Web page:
There are various parts to the meat processing problem. Technology and logistics is one side of it, but the other is the massive increase in consumption over the past 30 years. Other, more mainstream outlets are also starting to notice our meat consumption problem. The NY times reported on this issue. Here is a quote from the article:

"Global demand for meat has multiplied in recent years, encouraged by growing affluence and nourished by the proliferation of huge, confined animal feeding operations. These assembly-line meat factories consume enormous amounts of energy, pollute water supplies, generate significant greenhouse gases and require ever-increasing amounts of corn, soy and other grains, a dependency that has led to the destruction of vast swaths of the world’s tropical rain forests...Americans eat about the same amount of meat as we have for some time, about eight ounces a day, roughly twice the global average. At about 5 percent of the world’s population, we “process” (that is, grow and kill) nearly 10 billion animals a year, more than 15 percent of the world’s total. "

It amazes me when I think of the consumption of animals this way. Not only are we American obese and killing ourselves with fatty meat and food fried in animal fat, we are also killing more than our fair share of animals. We are using up more than our fair share of grain to feed those cows, while others in other countries starve. We are raping and pillaging our world for the sake of our stomachs.

I am really not a "greenie", even in saying all of this. But I do have a heart. It is not wrong to eat meat, but when we abuse animals so that we can have our fill, or more than our fill, we lose touch with the value of what we are eating.

My in-laws come from India, a very different place. They learned about not wasting food there. When we eat with them, my mother-in-law takes all the bony pieces of meat because she knows that if I get one of those pieces, I will eat my way around the bones, fat and tendons and only eat a few sweet spots of meat. She on the other hand will clean the bone wasting nothing. In the Kalahari the bush man thanks his prey before killing it, explaining his needs and thanking the animal for its sacrifice. We Americans throw food away like it is going out of style.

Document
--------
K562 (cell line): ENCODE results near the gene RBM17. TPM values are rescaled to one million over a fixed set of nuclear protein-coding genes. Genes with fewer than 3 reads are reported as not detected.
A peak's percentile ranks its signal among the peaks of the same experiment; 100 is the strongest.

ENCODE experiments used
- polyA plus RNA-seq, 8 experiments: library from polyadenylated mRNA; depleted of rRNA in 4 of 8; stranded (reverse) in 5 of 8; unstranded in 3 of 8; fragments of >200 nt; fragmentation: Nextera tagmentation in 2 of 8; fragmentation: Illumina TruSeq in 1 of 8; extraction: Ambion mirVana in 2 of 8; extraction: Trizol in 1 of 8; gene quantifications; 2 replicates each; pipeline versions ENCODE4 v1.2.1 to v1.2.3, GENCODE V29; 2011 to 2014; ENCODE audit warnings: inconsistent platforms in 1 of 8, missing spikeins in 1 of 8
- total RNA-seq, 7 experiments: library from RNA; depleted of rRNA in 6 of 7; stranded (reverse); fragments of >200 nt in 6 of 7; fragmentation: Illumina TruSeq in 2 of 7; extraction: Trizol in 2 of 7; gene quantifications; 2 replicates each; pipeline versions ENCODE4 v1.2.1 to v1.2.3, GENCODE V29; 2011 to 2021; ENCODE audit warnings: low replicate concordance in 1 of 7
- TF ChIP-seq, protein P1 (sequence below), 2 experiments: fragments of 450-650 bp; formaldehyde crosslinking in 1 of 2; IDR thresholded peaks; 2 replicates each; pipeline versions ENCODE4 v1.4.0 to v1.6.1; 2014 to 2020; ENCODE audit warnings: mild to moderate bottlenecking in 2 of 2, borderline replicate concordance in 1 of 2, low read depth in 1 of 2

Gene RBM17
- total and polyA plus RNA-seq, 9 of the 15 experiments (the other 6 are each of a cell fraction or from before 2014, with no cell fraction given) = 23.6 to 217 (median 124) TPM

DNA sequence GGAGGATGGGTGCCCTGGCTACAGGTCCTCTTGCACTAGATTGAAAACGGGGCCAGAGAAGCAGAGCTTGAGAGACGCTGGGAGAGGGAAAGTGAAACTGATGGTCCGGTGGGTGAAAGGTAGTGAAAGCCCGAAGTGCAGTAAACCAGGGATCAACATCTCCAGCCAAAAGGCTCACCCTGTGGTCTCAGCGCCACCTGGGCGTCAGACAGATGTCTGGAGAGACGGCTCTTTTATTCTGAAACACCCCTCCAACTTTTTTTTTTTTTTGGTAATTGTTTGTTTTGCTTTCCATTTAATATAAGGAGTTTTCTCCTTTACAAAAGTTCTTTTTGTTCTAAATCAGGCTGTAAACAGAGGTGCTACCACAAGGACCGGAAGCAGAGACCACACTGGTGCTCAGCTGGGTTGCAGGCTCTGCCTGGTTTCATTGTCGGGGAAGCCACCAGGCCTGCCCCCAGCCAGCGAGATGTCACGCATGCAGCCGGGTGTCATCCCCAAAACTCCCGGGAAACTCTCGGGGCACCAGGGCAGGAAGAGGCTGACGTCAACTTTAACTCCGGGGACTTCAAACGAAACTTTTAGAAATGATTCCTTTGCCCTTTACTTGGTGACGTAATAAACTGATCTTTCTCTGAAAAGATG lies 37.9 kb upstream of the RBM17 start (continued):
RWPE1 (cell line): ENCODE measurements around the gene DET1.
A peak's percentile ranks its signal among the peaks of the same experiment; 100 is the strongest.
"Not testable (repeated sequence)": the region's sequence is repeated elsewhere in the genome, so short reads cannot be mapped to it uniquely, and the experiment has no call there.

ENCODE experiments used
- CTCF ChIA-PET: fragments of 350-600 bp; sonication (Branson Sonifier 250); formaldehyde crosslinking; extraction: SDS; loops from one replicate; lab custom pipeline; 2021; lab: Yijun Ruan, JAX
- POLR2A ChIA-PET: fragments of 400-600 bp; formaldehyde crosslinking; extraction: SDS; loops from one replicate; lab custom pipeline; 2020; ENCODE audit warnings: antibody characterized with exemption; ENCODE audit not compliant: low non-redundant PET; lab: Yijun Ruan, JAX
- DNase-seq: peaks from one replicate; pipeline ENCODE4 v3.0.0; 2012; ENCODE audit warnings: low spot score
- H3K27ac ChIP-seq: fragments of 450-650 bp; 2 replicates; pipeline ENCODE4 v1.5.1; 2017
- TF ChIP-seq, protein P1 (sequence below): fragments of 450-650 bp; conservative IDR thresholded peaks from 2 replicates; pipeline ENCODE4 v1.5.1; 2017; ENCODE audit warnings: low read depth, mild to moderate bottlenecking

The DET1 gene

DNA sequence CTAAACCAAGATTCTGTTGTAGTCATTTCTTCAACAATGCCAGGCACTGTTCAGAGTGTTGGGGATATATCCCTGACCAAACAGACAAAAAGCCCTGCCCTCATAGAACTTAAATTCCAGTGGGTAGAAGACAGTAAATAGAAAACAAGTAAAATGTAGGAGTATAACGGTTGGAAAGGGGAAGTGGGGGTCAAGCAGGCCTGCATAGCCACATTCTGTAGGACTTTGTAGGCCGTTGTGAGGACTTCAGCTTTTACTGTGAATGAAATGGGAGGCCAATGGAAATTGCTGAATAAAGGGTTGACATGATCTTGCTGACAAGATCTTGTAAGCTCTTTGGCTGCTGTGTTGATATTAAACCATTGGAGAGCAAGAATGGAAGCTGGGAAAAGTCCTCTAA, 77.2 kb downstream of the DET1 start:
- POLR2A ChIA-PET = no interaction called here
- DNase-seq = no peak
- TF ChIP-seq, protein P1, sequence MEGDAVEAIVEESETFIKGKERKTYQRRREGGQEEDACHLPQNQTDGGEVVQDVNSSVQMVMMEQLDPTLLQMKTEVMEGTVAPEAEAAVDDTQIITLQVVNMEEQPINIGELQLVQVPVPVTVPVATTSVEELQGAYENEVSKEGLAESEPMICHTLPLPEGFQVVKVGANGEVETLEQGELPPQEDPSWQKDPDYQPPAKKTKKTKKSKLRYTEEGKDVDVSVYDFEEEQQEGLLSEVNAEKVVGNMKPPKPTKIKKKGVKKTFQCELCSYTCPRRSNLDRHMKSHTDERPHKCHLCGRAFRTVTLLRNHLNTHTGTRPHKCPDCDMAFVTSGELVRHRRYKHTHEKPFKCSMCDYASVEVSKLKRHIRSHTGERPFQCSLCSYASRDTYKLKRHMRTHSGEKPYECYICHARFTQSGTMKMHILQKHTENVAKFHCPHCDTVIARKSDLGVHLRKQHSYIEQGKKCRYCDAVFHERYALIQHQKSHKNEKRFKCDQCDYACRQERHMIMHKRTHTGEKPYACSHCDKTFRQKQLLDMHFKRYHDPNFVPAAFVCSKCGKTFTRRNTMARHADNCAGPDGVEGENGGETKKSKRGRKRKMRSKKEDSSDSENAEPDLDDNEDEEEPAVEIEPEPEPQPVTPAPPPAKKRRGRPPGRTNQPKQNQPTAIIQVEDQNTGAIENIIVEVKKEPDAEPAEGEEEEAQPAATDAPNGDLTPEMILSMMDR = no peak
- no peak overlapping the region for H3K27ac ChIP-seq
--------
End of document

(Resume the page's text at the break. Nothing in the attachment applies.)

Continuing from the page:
So what can we do? Here is my challenge, because one or two extremely self-controlled people becoming vegans is not going to make a huge difference, so I am not advocating that. We all must make small changes in order to get bigger changes to happen. So first, I want to say, thank you for thinking about this issue. Second, think about this issue every time you buy meat in the grocery store. Labels are for marketing, but we all need to make efforts to identify brands that treat their animals more humanely and who are following better animal handling guidelines. And the more local you buy, the better, as far as that goes. Third, let's all eat a little less meat. If you eat meat every day twice a day, cut it back to once. Or every other day. I am personally going to strive for 2-3 times per week. I think I can handle that.

I would love to know what you think about this issue and what you might try in order to make a difference.

Your friend, who just wishes she could change the world,
CaDh 8

Sunday, June 07, 2009

Survey: What do You Think about Twitter?

Survey: What do You Think about Twitter?

In an Mother Jones interview with linguist Geoffrey Nunberg, a professor of linguistics at the University of California-Berkeley is asked if Twitter will "dumb-down" our sentences. He answered:
It's just silly to imagine that this form of communication could have any effect on language. The English sentence has done very well for itself over the last thousand years or so, and it's not about to autodestruct because kids have suddenly started to text message each other rather than passing notes under their desk. In fact, what we're taught in school—the gospel according to Strunk and White—is to be concise. What imposes more constraints of conciseness than Twitter? So in that sense, Twitter could be the greatest thing that's happened to English since print.

What do you think?